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22 thoughts on “It’s Monday! What Are You Reading? #imwayr 6/19/17

  1. I loved This House, Once, & yes, the cat too. Thanks for sharing more about the Myers books. I’m not sure I’ll get to more of them, but I have liked what I have read. In A Boy Called Bat, which was enjoyable, I wondered if the consistent repetition showed just the way he was? Raising a baby skunk surely has more to it, but perhaps when they grow older, time for adults to take over?

    • He was bored by the last two Myers books we tried and asked for something different, so I will probably end up reading those on my own. Sometimes Myers can get a bit talky–characters having long philosophical discussions with each other that don’t necessarily translate well to read-alouds! I just saw on Nerdy Book Club that there is going to be a new book about Bat. Looking forward to that!

  2. Wait, a family of five feral cats?!! Is there a mother too? Will you keep them? What do your other cats think? How interesting! Are some more feral than others? What does Roxy think?

    • YES! I was supposed to be taming them for others to adopt but have fallen in love, of course, so we’re keeping two and saintly Grandma is taking the other two plus Mama Cat, once I get her a little more tame. There has been no mixing of cat families yet–little ones will be vaccinated next week and then we’ll start transitioning them in. But they’re still REALLY shy, so I’m concerned that if they’re added to the general population, they’re going to spend all their time hiding out! Poor deaf Roxy has no clue there are kittens in the house but she will be thrilled once she discovers them. She LOVES kittens!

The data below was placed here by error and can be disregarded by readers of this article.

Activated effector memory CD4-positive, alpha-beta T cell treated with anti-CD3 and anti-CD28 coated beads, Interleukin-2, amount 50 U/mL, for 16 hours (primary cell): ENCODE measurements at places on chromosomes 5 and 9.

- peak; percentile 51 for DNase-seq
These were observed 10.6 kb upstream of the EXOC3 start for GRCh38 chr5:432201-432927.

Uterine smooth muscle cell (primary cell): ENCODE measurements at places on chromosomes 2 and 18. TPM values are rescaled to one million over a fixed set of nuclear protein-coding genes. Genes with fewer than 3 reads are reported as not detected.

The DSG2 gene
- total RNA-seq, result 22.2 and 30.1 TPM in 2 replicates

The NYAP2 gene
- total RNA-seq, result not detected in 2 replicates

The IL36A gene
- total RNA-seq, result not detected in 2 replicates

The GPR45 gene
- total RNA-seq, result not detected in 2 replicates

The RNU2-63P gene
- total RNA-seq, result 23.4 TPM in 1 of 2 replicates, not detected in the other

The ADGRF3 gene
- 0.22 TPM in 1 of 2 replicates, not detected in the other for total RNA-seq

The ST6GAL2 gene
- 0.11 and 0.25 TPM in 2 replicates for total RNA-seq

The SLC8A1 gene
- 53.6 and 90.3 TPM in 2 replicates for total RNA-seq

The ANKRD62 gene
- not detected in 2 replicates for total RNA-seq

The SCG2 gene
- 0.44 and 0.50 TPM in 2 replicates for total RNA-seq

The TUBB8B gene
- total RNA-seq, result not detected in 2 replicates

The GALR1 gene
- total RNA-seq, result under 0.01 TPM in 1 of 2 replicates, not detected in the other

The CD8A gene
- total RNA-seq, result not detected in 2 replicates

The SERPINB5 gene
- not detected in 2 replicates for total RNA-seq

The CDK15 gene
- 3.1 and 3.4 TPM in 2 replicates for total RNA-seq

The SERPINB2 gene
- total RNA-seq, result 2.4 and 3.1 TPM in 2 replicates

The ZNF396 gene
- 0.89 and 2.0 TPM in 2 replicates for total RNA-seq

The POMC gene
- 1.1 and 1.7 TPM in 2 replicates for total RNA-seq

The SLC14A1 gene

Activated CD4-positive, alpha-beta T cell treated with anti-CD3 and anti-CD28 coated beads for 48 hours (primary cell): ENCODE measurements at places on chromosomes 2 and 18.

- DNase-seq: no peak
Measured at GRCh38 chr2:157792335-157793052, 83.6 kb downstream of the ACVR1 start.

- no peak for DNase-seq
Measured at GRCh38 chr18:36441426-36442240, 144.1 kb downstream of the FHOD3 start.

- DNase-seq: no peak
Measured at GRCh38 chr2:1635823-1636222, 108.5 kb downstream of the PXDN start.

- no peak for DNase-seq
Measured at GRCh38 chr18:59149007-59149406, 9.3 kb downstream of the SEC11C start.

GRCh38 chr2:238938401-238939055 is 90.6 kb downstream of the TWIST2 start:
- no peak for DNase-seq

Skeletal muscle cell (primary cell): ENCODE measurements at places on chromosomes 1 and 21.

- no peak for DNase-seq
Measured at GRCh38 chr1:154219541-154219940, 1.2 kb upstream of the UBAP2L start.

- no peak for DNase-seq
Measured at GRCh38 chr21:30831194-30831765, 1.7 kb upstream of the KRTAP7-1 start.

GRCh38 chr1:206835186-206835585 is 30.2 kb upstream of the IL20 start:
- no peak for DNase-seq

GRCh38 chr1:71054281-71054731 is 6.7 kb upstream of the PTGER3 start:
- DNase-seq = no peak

3. I quickly looked at Mine! at NCTE last year, but I need to have more time with it. I’ll have to look for it!

  4. Good luck with those kittens! I have also had less reading time for #bookaday than I had thought. My four year old is a lot busier this summer and is napping less…so I have to get creative with my reading! Happy reading!

  5. Part of what I like about Myre’s work is those dependable supportive parents and other adults who step up when necessary. It really does take a community to raise children. I also liked A Boy Called Bat. I think it will work best with younger students. I’m looking forward to reading This House, Once. My local library branch has a copy. Hurrah!

    • I am so appreciating that about Myers’s books too. I get very frustrated with YA that cuts out parents and supportive adults entirely or makes them all so problematically awful. Not realistic and not helpful. So nice when the library has the book you’re looking for!

  6. Those kitties are so cute!!!
    I agree about Bat–I loved the story, but I actually want another one that’ll explore the characters and relationships more at Bat’s current characterization.
    I want to read This House, but haven’t gotten to it–it looks beautiful!

    Happy reading this week 🙂